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What should I know about studying physics?

I love learning, math, and science. I am more interested in physics or astrophysics than I am in biological sciences. Is a physics major or degree worth it? What should I do in high school to prepare for studying physics? What are some extracurriculars that can get me involved in the subject? college math majors physics high-school maths astronomy astrophysics # college-majors

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Lisa’s Answer

Hi Natalie B.,

Great question and Physics is an excellent subject of study. You are right to develop a plan now for studying this topic/ discipline/field.

Step 1: As everyone has already mentioned, start with your math and physics classes (usually a series of building block classes- where you have to take one before the other). These classes may also be based on your school district's offerings and requirements and may include advanced levels of calculus, geometry, and physics.

Step 2: If you can also take these classes with honors and AP, that will also look great when you apply to colleges and universities interested in a Physics major. The goal is to stay within the A- B+ range if possible.

Step 3: Beyond your crucial high school classes, please consider working with your guidance counselor and parents/ guardians to look for summer programs geared toward students interested in Physics and Science. A summer program is a great way to understand what is going on in Physics and start completing Physics-related projects within the different areas of the field (i.e., astrophysics, classic physics, applied physics, etc.). There are many programs locally and abroad if they meet your price and time range and if you meet the age requirements, like this immersive 2-weeks program in London, for example-

So ask for help from your guidance counselors to select the essential classes and ask them for help to search for local and national programs. Also, ask a parent or adult in your life for guidance on how to find these programs as well.

I hope this helps!

All the best...
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Francisco’s Answer

A physics degree is very respected, there are many fields you can work on with a Physics degree. If you like Astrophysics you can even go down the academic route, where you would be involved in research and publish papers. It is a facinating subject. A field of study in Astrophysics I find fascinating is Void structures, large scale structures. These are large areas of the universe with literally nothing. These areas are particuarily interesting for galaxy formation.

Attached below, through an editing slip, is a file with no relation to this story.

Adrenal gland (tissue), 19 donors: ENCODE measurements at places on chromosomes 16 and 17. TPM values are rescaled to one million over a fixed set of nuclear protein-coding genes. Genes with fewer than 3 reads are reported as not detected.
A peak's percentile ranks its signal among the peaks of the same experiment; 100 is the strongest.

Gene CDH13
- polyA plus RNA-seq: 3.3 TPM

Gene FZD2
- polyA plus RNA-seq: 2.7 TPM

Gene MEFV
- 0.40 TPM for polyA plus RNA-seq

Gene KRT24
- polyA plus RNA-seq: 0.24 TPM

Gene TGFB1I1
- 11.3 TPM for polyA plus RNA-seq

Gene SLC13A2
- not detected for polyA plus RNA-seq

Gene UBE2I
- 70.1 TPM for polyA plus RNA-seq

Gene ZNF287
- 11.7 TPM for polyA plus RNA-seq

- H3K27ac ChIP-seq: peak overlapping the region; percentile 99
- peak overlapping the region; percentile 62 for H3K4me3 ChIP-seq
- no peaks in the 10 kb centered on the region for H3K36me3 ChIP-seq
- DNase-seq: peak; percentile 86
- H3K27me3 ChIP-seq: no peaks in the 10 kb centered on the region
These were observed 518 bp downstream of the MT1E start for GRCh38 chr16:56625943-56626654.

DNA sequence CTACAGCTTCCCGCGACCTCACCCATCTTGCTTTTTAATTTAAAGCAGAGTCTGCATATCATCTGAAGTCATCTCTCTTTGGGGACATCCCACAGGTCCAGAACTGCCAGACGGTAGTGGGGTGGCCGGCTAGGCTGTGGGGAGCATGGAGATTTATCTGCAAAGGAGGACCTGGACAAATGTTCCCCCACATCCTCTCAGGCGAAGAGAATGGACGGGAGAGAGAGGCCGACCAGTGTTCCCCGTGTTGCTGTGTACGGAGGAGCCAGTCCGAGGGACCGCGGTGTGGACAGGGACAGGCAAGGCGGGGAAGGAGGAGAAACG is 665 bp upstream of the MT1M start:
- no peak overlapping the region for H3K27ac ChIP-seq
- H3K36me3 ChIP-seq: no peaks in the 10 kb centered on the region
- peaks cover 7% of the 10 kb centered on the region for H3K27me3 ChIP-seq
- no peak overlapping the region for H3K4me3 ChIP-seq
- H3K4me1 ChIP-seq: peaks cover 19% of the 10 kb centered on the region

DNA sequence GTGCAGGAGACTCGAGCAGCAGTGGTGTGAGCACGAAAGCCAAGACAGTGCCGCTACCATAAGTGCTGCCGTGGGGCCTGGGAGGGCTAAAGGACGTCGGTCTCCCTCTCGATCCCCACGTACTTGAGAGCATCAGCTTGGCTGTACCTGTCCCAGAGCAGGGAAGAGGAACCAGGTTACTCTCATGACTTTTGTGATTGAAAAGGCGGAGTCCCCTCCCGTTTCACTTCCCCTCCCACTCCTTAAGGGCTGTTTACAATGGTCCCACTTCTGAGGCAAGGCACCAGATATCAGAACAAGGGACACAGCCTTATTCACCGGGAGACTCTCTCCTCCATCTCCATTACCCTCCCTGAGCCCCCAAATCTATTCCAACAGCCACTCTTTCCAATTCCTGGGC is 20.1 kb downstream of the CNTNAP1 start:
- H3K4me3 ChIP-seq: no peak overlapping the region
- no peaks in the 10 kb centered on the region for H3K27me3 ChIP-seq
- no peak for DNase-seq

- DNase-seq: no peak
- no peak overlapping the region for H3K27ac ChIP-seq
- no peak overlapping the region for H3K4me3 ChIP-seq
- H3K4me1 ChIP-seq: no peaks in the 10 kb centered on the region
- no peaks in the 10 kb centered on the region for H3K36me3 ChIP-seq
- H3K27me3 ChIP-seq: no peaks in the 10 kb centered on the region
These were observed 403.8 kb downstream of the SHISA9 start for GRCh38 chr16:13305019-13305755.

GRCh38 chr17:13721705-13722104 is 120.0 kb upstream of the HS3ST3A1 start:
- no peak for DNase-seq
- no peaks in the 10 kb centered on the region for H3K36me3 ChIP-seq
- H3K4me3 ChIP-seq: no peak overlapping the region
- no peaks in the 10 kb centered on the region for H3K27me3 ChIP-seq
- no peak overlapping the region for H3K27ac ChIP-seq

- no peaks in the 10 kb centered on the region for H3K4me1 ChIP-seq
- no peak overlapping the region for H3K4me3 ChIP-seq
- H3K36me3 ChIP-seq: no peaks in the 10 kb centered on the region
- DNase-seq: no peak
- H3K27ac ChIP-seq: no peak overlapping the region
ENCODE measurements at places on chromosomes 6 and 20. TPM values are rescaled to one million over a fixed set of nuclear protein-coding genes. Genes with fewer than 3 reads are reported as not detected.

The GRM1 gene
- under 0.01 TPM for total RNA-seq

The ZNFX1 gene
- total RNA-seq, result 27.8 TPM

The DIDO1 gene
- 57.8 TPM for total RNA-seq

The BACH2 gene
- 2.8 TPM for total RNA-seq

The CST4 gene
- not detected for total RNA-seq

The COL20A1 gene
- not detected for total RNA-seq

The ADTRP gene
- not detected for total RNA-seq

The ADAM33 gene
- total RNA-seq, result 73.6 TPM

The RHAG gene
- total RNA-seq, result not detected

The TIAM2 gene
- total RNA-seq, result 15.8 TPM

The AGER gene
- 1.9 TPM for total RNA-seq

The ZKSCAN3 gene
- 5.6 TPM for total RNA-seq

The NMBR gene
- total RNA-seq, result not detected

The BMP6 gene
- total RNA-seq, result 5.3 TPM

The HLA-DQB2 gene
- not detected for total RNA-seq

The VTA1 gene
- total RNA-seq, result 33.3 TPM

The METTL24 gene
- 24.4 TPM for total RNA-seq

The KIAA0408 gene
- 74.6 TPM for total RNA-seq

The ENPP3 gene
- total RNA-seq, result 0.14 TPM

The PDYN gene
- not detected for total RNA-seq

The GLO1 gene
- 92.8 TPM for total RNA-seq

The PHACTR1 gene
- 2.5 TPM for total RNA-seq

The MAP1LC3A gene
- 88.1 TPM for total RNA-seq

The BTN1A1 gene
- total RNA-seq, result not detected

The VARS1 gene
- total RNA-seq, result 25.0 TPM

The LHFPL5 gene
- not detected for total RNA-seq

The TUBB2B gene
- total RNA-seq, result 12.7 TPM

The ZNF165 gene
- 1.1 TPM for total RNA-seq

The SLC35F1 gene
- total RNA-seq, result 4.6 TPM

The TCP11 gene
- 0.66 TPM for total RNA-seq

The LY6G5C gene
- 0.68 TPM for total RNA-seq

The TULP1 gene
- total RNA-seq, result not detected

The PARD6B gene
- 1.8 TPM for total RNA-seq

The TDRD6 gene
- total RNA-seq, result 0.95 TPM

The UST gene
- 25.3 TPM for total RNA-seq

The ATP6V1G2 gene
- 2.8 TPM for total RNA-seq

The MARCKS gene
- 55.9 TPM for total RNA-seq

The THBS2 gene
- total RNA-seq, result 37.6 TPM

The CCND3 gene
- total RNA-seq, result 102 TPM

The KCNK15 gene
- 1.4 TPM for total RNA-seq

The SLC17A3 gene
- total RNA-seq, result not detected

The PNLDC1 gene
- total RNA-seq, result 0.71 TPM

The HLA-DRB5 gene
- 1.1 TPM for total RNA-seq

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Bettye’s Answer

Physics is the branch of science that deals with the structure of matter and how the fundamental constituents of the universe interact and focuses on objects ranging from very minute (using quantum mechanics) to the entire universe (applying general relativity). It's a subject that can initially be difficult to master, especially during the first year because the learning curve is so steep. In later study there will be a clear distinction between true physics and theoretical physics.

Some of the required classes include higher level mathematics, including multi-variable Calculus, numerous Physics courses that include mechanics (waves, foundations of modern physics, electricity/magnetism, vibration-wave physic, mathematical methods for scientifics, chemistry, algorithmic processes for computer. The study of Physics will introduce students to two main branches, classical and modern which introduces students to the subbranches of mechanics, electro-magnetism, thermo-dynamics, optics.

Recommendations that Physics majors select the following minors for optimal results: Mathematics, Chemistry or Computer Programming

Bettye recommends the following next steps:

1. Specialize in mathematics, chemistry or computer programming while in high school or within first two years of college.
2. Be prepared to study AT LEAST 4-6 hours daily
3. Find study partner whose career/academic interests mirror yours.
4. Hire a tutor who is experienced with great insight into the disciplines of Physics.
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Brayden’s Answer


Physics is an amazing area of study and helps you being to understand why the world operates the way it does. One of the coolest about learning physics is that you will find yourself thinking and seeing the world in a completely different way. From the way birds fly through the air to how magnets stick to the fridge. Many of the classes in physics use calculus in order to better solve problems so being comfortable with calculus and specifically differential equations will help you greatly when you get to college. Another great way to prepare for college physics is to try to take some form of intro to physics classes. Even if they arent calculus based this will help prep your brain to thinking as a physicist. In physics its your job to be able to justify whether or not you can ignore something like drag or friction for a particular analysis. This will help analysis become easier to start and as you become more comfortable with the material and the math, you will be able to advance and begin to include these forces.

Hopefully this helps!